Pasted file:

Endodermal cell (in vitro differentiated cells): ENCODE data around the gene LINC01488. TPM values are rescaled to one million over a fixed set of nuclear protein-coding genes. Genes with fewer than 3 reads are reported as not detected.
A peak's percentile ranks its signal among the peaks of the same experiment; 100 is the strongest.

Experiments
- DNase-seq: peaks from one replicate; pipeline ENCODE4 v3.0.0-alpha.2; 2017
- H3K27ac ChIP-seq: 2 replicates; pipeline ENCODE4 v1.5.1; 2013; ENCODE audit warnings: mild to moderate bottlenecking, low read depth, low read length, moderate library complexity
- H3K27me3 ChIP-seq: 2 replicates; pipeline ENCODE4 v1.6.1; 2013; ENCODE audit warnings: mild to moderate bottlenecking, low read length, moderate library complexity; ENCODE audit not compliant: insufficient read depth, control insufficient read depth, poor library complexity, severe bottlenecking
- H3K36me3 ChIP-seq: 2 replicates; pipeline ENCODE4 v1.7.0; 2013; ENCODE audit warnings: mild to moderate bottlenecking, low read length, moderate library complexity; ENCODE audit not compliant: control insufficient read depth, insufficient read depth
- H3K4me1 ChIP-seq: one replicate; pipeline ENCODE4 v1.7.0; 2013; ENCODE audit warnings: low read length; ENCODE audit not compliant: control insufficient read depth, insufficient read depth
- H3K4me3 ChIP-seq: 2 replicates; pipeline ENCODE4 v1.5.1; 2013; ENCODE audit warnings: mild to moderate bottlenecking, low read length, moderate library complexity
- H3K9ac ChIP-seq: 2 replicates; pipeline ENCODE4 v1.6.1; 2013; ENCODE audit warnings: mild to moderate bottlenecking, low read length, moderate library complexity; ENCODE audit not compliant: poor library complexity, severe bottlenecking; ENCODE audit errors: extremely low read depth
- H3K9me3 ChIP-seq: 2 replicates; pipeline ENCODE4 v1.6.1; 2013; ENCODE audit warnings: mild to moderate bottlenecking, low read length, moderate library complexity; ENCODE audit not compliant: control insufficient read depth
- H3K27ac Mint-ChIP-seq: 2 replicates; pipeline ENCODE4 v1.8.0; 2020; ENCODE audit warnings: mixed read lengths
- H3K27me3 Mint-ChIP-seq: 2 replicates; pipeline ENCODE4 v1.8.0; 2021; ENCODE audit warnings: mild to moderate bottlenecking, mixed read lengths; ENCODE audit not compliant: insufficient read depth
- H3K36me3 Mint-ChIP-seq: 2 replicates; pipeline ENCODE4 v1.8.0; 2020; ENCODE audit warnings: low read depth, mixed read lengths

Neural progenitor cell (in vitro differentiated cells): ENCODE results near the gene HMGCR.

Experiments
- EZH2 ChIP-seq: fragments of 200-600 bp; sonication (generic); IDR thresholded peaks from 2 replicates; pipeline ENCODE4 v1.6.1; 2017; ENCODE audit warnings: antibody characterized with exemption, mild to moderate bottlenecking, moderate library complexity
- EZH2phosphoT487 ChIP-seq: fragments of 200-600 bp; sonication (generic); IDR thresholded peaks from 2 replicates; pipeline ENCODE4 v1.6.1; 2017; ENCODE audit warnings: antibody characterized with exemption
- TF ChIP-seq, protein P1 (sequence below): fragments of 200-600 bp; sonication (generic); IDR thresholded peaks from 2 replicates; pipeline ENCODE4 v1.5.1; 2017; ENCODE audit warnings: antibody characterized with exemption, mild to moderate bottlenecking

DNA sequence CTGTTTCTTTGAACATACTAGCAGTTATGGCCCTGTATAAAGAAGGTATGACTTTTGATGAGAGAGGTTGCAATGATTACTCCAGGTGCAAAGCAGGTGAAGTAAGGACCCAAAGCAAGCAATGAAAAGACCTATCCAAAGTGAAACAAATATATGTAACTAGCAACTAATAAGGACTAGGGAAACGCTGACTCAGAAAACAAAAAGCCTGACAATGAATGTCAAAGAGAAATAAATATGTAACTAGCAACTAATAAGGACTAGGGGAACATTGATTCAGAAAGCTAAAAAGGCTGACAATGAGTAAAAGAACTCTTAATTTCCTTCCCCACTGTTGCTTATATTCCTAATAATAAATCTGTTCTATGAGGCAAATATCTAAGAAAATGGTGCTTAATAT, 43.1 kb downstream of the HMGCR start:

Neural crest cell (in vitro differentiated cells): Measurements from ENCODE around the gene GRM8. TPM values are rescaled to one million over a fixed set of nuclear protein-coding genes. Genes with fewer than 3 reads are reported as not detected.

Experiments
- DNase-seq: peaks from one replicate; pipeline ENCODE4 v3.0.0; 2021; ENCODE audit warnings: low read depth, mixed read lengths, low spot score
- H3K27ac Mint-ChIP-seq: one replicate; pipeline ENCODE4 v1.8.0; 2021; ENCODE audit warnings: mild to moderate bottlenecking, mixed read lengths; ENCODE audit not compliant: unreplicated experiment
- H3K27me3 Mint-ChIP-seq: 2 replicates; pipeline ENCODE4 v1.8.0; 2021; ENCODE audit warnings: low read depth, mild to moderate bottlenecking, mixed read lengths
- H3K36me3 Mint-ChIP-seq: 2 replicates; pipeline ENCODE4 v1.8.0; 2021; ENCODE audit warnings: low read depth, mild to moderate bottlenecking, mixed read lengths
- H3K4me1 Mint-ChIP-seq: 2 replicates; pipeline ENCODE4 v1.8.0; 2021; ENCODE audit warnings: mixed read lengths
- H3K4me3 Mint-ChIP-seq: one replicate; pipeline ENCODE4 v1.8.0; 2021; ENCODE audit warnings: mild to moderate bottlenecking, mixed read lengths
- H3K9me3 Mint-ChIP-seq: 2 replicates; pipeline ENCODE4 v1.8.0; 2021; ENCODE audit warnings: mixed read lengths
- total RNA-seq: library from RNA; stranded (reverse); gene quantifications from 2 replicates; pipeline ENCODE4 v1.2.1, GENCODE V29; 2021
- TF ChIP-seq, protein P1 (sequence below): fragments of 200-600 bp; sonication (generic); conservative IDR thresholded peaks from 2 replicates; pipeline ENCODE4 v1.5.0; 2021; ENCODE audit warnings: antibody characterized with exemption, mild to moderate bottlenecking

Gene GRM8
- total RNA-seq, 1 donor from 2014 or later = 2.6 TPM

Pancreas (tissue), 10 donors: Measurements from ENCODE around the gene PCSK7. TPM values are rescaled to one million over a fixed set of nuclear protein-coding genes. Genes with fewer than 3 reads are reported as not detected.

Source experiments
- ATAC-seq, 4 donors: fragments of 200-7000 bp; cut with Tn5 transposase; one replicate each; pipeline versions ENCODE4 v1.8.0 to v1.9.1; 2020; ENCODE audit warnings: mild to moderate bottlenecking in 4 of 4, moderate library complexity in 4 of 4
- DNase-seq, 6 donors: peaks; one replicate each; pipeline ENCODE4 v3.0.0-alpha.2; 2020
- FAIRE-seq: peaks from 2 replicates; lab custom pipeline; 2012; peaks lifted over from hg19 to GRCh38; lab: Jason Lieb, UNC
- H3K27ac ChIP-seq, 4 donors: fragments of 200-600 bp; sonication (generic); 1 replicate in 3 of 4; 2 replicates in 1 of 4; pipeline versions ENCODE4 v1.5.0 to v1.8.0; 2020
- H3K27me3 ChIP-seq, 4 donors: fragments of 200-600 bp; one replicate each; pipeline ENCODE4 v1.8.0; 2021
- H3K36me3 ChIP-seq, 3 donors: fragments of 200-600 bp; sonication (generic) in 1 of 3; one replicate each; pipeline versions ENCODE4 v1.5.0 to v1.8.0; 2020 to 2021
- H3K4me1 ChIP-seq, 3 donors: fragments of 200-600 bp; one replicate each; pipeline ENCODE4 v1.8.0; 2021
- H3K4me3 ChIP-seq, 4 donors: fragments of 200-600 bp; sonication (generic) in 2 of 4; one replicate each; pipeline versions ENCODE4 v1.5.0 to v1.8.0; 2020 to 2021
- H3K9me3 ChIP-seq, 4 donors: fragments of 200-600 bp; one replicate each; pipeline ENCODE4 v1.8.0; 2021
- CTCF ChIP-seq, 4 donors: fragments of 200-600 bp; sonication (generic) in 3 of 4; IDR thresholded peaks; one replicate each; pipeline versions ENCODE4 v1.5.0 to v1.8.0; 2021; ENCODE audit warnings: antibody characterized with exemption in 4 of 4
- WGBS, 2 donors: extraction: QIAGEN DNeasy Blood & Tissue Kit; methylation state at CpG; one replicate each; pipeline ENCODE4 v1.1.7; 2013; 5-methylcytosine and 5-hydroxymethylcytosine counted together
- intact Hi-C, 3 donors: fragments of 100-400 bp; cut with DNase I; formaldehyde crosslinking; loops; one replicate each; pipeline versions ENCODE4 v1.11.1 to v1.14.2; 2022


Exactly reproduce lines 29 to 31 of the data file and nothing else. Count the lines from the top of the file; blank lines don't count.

- H3K9me3 Mint-ChIP-seq: 2 replicates; pipeline ENCODE4 v1.8.0; 2021; ENCODE audit warnings: mixed read lengths
- total RNA-seq: library from RNA; stranded (reverse); gene quantifications from 2 replicates; pipeline ENCODE4 v1.2.1, GENCODE V29; 2021
- TF ChIP-seq, protein P1 (sequence below): fragments of 200-600 bp; sonication (generic); conservative IDR thresholded peaks from 2 replicates; pipeline ENCODE4 v1.5.0; 2021; ENCODE audit warnings: antibody characterized with exemption, mild to moderate bottlenecking